Doof

“Doof” is “food” backwards and I think that’s what I’ve been trying to do for years. I’ve been trying to automate my relationship with food and that’s the last thing I should have been trying to do. I have often had the conversation, and I’m not the first person to have it, that it’s easier for an alcoholic – they just stop drinking alcohol, but if food is your problem, you can’t just stop eating. 

And unfortunately, that’s kind of what I’ve been trying to do. I’ve been trying to make food a periphery to life. When I go on a vegetable juice only diet, or the milkshake ones I did before that, or the beans one I did before those, I always have the same ambition. I want to eliminate food, so I don’t have to think about it ever again. I want to abstain. And just drink vegetable juice and everything will be entirely automated. I think that I’ll never again eat bread or biscuits or cheese or chicken fillet baguettes. I fantasise about being a person who hasn’t eaten pizza or cake for 25 years. Of course diets like that don’t work. I have everything the wrong way around. 

Since I started meditating, I’ve been reading a lot around mindfulness, and mindful eating in particular. The aim shouldn’t be to automate my food, so I never have to think about it, so I just never have to cope with pizza or chocolate digestives ever again. That’s not life. That’s not really possible. I should be trying to go the other way. Instead of trying to make my eating even more mindless, I should be making my eating more conscious. I should be trying to learn how to enjoy food, how to taste it again, how to savour it, how not to be afraid of it, and of course, how to respond to hunger and to fullness. And to do this, I need to start appreciating food. I need to stop hating it, which is what I do now. It sounds counter-instinctive to me, but I need to do it. The only way to fix my relationship with food is to normalise it, not to make it even weirder. 

I need to eat more slowly, more attentively. I need to not ban foods. I need to learn what hunger is. I need to smell and taste food. I need to think about it and plan it and prepare it and cook it, instead of just buying something ready to eat and then eating it while walking home from the shop. 

So that’s my plan. I’m going to learn to love food.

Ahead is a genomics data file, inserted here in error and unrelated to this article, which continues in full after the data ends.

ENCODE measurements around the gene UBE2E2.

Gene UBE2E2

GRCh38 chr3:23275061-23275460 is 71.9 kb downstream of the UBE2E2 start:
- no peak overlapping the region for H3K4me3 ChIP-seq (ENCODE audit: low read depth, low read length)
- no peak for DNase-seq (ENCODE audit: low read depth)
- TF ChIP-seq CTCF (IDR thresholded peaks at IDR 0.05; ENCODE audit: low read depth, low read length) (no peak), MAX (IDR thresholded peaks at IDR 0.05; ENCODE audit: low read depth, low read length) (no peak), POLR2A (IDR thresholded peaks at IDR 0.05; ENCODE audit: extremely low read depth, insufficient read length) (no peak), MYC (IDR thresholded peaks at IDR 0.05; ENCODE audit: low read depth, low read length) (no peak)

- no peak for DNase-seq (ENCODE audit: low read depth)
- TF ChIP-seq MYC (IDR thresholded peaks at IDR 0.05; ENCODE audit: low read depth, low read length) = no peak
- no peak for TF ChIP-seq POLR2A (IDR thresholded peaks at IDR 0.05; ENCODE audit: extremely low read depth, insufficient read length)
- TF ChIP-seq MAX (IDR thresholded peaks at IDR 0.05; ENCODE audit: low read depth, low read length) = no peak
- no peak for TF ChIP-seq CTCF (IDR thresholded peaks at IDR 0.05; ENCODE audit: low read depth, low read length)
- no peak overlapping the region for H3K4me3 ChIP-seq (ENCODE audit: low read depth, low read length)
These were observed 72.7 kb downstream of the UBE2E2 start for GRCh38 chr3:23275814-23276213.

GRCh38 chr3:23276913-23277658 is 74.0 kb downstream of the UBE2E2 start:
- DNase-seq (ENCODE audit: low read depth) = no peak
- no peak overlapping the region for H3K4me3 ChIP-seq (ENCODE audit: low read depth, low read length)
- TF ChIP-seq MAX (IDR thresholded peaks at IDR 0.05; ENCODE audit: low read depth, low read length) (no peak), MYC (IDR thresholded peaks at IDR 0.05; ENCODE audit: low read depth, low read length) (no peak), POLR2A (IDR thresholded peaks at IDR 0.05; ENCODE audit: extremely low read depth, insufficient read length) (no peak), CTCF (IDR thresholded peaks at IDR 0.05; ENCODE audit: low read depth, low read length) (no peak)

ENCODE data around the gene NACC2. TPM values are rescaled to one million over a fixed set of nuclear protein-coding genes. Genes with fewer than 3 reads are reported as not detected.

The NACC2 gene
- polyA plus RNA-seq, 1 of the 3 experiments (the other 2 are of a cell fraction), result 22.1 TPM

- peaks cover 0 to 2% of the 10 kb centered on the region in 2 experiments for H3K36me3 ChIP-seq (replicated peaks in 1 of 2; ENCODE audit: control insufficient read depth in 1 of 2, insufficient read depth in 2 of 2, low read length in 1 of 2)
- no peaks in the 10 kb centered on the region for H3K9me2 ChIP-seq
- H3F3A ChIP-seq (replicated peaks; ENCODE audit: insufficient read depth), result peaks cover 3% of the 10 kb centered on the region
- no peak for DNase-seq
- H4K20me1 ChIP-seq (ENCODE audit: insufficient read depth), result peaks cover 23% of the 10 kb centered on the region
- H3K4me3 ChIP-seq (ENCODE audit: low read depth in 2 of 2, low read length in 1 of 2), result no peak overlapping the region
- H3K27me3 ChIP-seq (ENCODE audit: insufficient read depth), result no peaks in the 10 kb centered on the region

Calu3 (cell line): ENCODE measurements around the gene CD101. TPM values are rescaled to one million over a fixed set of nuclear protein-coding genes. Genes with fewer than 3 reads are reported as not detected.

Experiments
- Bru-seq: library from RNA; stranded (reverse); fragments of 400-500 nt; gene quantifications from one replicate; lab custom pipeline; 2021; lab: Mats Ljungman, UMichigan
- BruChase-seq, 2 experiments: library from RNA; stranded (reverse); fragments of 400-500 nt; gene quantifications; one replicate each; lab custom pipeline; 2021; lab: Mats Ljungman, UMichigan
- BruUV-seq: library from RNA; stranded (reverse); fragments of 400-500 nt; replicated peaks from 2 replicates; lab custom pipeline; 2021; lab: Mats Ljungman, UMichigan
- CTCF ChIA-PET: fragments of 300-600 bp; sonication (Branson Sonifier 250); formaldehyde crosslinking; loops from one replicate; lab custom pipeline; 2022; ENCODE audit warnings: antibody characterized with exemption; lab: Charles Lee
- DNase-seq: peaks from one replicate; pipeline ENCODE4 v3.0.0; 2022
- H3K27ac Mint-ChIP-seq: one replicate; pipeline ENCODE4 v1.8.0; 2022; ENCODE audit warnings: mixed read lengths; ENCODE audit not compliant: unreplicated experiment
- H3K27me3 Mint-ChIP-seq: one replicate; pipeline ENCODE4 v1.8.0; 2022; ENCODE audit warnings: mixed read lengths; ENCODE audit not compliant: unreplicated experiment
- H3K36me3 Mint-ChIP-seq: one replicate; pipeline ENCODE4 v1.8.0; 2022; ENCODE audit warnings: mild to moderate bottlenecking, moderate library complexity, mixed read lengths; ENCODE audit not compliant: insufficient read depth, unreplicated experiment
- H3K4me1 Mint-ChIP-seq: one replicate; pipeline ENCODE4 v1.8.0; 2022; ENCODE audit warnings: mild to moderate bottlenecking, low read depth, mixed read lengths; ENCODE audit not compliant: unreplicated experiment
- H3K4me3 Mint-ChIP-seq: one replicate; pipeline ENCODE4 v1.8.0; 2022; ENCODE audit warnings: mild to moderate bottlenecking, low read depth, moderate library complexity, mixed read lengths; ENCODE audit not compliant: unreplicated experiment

I think this also applies to my body. I went for a swim last week and was really zen-like for two days afterwards. Going to the swimming pool always makes me feel happy and peaceful and I was never sure why. I can’t even swim more than one stroke. I put it down to the relaxation of being in water or being in a sauna, but there’s more to it than that. And I think I know what it is. 

Like most people, I have a fairly constant running commentary going on in my mind, chattering away in the background. Like anyone else’s it’s often critical, it’s often worried, but my running commentary has one theme that dominates all others. It shouts “YOU’RE SO FAT” at me all the time. If I’m talking to someone I haven’t met before, especially someone in a position of authority or someone good-looking, it turns into a roar. I literally can’t hear what the other person is saying to me because all I can hear is a voice in my head saying that I’m too fat to talk to beautiful people, or that I’m too fat to talk to someone wearing a suit, or I’m too fat to be in a university, or I’m too fat to have such skinny friends, or I’m too fat to be in a nice shop. This voice shrieks at me in meetings with my supervisor and encounters with hot men, sometimes rendering me entirely mute. 

But when I’m at the swimming pool, I lose the self-consciousness about how fat I am. I’m practically naked and everyone can see. There is no way to hide it. And yes, I’m conscious of it, but the voice in my head shuts up. There’s consciousness, but no self-consciousness. When I’m mindful, when I’m aware of my body, I don’t hate it anything as much. 

On one level, this is an argument for nudism, which I have no objection to, but really it’s an argument for me to care for and love and get to know my body better. Then maybe I can be better at dealing with everyday life.

None of what I’ve written today is new to me. But recently, all of these thoughts have been coinciding for me and I feel that mindfulness, increased awareness and consciousness may be the way forward for me, both in my relationship with food and my relationship with my body. 

I’ll keep you all informed.

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